Well, I have to say that this is all jolly exciting. When we first started to hear about things like SoC FPGAs that combined dual ARM Cortex-A9 processors with programmable digital FPGA fabric, I must admit that I did wonder what the design tools would look like. Now I have my answer.
The great thing here is that when the FPGA designers create any hardware accelerator blocks and functions in the FPGA fabric, their register maps are automatically made available to the software developers just the way they are used to.
Also, this combined Altera/ARM environment allows software developers to set breakpoints in their code that will trigger data/signal capture in the FPGA fabric; similarly, th ehardware designers can set up SignalTap virtual logic analyzer triggers in the programmable fabric that will cause breakpoints in the software.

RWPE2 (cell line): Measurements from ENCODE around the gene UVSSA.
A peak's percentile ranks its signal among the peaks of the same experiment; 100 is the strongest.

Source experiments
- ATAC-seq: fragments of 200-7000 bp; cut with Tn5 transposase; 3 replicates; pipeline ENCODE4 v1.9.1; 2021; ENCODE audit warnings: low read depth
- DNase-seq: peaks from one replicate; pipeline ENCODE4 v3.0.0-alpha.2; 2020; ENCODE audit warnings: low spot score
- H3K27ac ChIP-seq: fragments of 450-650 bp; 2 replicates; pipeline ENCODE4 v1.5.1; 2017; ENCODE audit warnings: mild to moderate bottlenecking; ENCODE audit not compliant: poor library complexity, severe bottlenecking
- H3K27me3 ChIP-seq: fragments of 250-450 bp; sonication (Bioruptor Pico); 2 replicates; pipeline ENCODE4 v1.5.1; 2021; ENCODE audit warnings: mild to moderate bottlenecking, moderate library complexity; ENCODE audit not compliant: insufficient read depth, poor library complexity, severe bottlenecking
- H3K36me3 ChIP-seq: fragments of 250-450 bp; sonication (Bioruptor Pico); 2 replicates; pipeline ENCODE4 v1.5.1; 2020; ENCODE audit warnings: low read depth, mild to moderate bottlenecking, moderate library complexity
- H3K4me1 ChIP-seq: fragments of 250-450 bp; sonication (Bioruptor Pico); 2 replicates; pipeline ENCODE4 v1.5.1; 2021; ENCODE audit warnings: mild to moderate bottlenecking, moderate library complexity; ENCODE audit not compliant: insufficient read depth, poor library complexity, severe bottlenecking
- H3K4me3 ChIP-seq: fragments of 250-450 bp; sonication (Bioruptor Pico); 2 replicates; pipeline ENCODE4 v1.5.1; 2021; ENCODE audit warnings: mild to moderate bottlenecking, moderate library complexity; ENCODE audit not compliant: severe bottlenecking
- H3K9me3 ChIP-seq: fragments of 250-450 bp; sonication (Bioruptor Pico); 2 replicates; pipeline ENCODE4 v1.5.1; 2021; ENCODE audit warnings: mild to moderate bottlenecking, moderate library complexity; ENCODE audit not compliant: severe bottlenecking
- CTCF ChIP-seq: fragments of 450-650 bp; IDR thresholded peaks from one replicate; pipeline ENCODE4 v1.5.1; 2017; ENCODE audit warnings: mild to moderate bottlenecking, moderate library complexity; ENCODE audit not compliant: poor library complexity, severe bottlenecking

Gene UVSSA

With regard to the ARM debugger -- this is a full-up implementation without any limitations -- except for the fact that it's locked to the Altera FPGA SoC. This type of high-end debugging capability (the ability to look at Linux threads, semaphores, queues, etc) could easily cost up to $5000 or more. so including it with the Altera tools for only $995 is pretty mind-blowing.
What are the engineering and design challenges in creating successful IoT devices? These devices are usually small, resource-constrained electronics designed to sense, collect, send, and/or interpret data. Some of the devices need to be smart enough to act upon data in real time, 24/7. Are the design challenges the same as with embedded systems, but with a little developer- and IT-skills added in? What do engineers need to know? Rick Merritt talks with two experts about the tools and best options for designing IoT devices in 2016. Specifically the guests will discuss sensors, security, and lessons from IoT deployments.